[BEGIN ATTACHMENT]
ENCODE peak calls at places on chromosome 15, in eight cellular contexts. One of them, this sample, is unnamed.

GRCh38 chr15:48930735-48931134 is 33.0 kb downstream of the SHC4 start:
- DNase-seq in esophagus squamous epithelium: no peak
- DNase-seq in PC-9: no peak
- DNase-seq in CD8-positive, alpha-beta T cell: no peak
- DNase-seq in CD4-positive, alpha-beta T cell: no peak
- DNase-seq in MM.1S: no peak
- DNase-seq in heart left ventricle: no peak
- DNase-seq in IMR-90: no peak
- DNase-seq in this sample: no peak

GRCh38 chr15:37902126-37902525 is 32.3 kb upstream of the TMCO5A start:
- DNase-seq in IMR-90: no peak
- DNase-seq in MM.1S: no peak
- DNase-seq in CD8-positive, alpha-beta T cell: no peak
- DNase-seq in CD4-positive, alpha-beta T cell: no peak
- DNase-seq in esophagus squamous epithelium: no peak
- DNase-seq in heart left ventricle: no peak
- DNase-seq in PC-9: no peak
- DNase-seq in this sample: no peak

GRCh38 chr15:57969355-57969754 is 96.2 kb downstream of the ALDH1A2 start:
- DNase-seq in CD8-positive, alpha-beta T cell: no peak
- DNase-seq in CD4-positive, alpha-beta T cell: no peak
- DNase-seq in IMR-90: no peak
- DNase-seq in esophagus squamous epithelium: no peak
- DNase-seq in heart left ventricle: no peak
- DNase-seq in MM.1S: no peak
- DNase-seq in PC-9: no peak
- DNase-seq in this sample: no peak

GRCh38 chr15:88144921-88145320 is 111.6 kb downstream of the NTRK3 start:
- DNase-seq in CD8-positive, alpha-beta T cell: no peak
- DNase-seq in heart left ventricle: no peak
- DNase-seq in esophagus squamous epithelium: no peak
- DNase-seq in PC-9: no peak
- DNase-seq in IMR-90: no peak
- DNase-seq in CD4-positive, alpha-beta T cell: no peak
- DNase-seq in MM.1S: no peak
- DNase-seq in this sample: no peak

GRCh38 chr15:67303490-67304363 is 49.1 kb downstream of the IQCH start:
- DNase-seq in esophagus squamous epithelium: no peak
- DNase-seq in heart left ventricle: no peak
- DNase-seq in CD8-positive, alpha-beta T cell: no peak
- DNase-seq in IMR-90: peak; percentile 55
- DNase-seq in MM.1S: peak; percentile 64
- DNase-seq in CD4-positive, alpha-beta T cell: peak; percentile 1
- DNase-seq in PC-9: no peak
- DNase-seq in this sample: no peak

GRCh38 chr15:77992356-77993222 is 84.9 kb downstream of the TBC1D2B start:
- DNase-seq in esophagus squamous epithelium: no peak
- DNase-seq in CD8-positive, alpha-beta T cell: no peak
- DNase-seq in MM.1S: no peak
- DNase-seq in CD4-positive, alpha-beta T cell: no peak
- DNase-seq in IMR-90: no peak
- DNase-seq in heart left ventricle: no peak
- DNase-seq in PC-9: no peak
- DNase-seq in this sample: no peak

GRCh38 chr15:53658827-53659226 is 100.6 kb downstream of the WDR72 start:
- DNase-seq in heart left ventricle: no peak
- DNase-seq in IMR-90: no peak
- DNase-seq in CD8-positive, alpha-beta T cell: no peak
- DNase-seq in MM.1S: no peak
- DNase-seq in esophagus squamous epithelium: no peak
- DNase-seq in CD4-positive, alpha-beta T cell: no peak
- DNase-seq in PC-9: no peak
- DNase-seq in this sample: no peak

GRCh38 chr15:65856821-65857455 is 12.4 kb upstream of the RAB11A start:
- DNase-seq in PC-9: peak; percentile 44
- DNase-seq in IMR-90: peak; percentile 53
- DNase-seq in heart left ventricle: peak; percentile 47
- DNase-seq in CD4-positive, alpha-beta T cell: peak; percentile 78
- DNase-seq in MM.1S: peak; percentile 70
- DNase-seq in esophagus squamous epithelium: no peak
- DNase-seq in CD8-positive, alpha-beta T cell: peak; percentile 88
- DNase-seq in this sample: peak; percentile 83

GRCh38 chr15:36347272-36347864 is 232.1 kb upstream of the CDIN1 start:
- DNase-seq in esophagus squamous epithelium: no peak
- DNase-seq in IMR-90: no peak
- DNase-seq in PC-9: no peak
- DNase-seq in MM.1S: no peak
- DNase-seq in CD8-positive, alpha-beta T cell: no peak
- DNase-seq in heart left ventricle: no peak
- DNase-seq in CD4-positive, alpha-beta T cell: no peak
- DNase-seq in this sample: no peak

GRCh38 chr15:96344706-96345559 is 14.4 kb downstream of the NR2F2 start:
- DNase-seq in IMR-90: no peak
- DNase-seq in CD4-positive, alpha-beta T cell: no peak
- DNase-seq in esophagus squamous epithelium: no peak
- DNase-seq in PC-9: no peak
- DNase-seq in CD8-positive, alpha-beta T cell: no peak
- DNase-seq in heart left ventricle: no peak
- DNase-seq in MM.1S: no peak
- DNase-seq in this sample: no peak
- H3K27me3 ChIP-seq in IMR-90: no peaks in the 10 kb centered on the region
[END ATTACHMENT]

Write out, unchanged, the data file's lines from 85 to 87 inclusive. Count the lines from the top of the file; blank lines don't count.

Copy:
- DNase-seq in CD4-positive, alpha-beta T cell: no peak
- DNase-seq in esophagus squamous epithelium: no peak
- DNase-seq in PC-9: no peak